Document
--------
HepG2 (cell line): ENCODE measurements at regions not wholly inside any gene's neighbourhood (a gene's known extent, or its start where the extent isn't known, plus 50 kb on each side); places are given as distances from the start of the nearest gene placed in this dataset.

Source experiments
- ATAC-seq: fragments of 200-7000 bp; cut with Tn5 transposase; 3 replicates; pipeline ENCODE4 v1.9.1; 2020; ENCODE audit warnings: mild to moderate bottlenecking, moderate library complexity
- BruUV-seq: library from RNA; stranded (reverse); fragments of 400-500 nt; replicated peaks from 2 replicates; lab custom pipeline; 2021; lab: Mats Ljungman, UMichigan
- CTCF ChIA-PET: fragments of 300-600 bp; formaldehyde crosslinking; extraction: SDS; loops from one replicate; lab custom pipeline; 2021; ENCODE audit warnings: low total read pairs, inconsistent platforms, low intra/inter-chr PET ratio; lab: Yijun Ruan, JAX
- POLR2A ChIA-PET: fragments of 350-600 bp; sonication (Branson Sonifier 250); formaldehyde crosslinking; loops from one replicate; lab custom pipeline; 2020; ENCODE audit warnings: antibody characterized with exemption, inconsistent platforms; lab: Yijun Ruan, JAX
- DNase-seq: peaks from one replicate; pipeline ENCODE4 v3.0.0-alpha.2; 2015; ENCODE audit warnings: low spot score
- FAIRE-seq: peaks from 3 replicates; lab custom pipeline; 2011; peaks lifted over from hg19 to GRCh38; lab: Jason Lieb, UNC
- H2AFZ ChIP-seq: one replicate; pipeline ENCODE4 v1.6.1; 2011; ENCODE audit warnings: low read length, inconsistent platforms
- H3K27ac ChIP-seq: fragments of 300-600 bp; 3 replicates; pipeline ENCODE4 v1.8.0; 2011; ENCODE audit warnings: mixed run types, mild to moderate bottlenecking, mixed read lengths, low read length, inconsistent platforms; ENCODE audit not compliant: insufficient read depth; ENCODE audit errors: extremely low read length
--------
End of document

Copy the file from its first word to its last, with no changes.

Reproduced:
HepG2 (cell line): ENCODE measurements at regions not wholly inside any gene's neighbourhood (a gene's known extent, or its start where the extent isn't known, plus 50 kb on each side); places are given as distances from the start of the nearest gene placed in this dataset.

Source experiments
- ATAC-seq: fragments of 200-7000 bp; cut with Tn5 transposase; 3 replicates; pipeline ENCODE4 v1.9.1; 2020; ENCODE audit warnings: mild to moderate bottlenecking, moderate library complexity
- BruUV-seq: library from RNA; stranded (reverse); fragments of 400-500 nt; replicated peaks from 2 replicates; lab custom pipeline; 2021; lab: Mats Ljungman, UMichigan
- CTCF ChIA-PET: fragments of 300-600 bp; formaldehyde crosslinking; extraction: SDS; loops from one replicate; lab custom pipeline; 2021; ENCODE audit warnings: low total read pairs, inconsistent platforms, low intra/inter-chr PET ratio; lab: Yijun Ruan, JAX
- POLR2A ChIA-PET: fragments of 350-600 bp; sonication (Branson Sonifier 250); formaldehyde crosslinking; loops from one replicate; lab custom pipeline; 2020; ENCODE audit warnings: antibody characterized with exemption, inconsistent platforms; lab: Yijun Ruan, JAX
- DNase-seq: peaks from one replicate; pipeline ENCODE4 v3.0.0-alpha.2; 2015; ENCODE audit warnings: low spot score
- FAIRE-seq: peaks from 3 replicates; lab custom pipeline; 2011; peaks lifted over from hg19 to GRCh38; lab: Jason Lieb, UNC
- H2AFZ ChIP-seq: one replicate; pipeline ENCODE4 v1.6.1; 2011; ENCODE audit warnings: low read length, inconsistent platforms
- H3K27ac ChIP-seq: fragments of 300-600 bp; 3 replicates; pipeline ENCODE4 v1.8.0; 2011; ENCODE audit warnings: mixed run types, mild to moderate bottlenecking, mixed read lengths, low read length, inconsistent platforms; ENCODE audit not compliant: insufficient read depth; ENCODE audit errors: extremely low read length